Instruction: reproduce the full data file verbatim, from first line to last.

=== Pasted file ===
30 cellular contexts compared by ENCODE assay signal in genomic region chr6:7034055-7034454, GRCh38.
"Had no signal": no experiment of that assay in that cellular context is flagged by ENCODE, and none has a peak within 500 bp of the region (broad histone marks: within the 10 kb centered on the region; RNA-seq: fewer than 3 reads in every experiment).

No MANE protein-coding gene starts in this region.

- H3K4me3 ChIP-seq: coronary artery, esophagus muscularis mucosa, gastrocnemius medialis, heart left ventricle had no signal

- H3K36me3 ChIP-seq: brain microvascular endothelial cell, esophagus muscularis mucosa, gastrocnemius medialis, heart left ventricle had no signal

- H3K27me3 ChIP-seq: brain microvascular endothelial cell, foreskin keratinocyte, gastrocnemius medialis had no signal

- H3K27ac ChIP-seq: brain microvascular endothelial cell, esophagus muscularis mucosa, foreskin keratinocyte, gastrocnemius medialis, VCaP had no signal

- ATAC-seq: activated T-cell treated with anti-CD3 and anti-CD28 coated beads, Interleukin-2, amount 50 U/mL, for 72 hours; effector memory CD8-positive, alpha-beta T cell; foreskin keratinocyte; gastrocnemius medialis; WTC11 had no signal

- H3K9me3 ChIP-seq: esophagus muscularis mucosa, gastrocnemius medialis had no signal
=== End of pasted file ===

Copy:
30 cellular contexts compared by ENCODE assay signal in genomic region chr6:7034055-7034454, GRCh38.
"Had no signal": no experiment of that assay in that cellular context is flagged by ENCODE, and none has a peak within 500 bp of the region (broad histone marks: within the 10 kb centered on the region; RNA-seq: fewer than 3 reads in every experiment).

No MANE protein-coding gene starts in this region.

- H3K4me3 ChIP-seq: coronary artery, esophagus muscularis mucosa, gastrocnemius medialis, heart left ventricle had no signal

- H3K36me3 ChIP-seq: brain microvascular endothelial cell, esophagus muscularis mucosa, gastrocnemius medialis, heart left ventricle had no signal

- H3K27me3 ChIP-seq: brain microvascular endothelial cell, foreskin keratinocyte, gastrocnemius medialis had no signal

- H3K27ac ChIP-seq: brain microvascular endothelial cell, esophagus muscularis mucosa, foreskin keratinocyte, gastrocnemius medialis, VCaP had no signal

- ATAC-seq: activated T-cell treated with anti-CD3 and anti-CD28 coated beads, Interleukin-2, amount 50 U/mL, for 72 hours; effector memory CD8-positive, alpha-beta T cell; foreskin keratinocyte; gastrocnemius medialis; WTC11 had no signal

- H3K9me3 ChIP-seq: esophagus muscularis mucosa, gastrocnemius medialis had no signal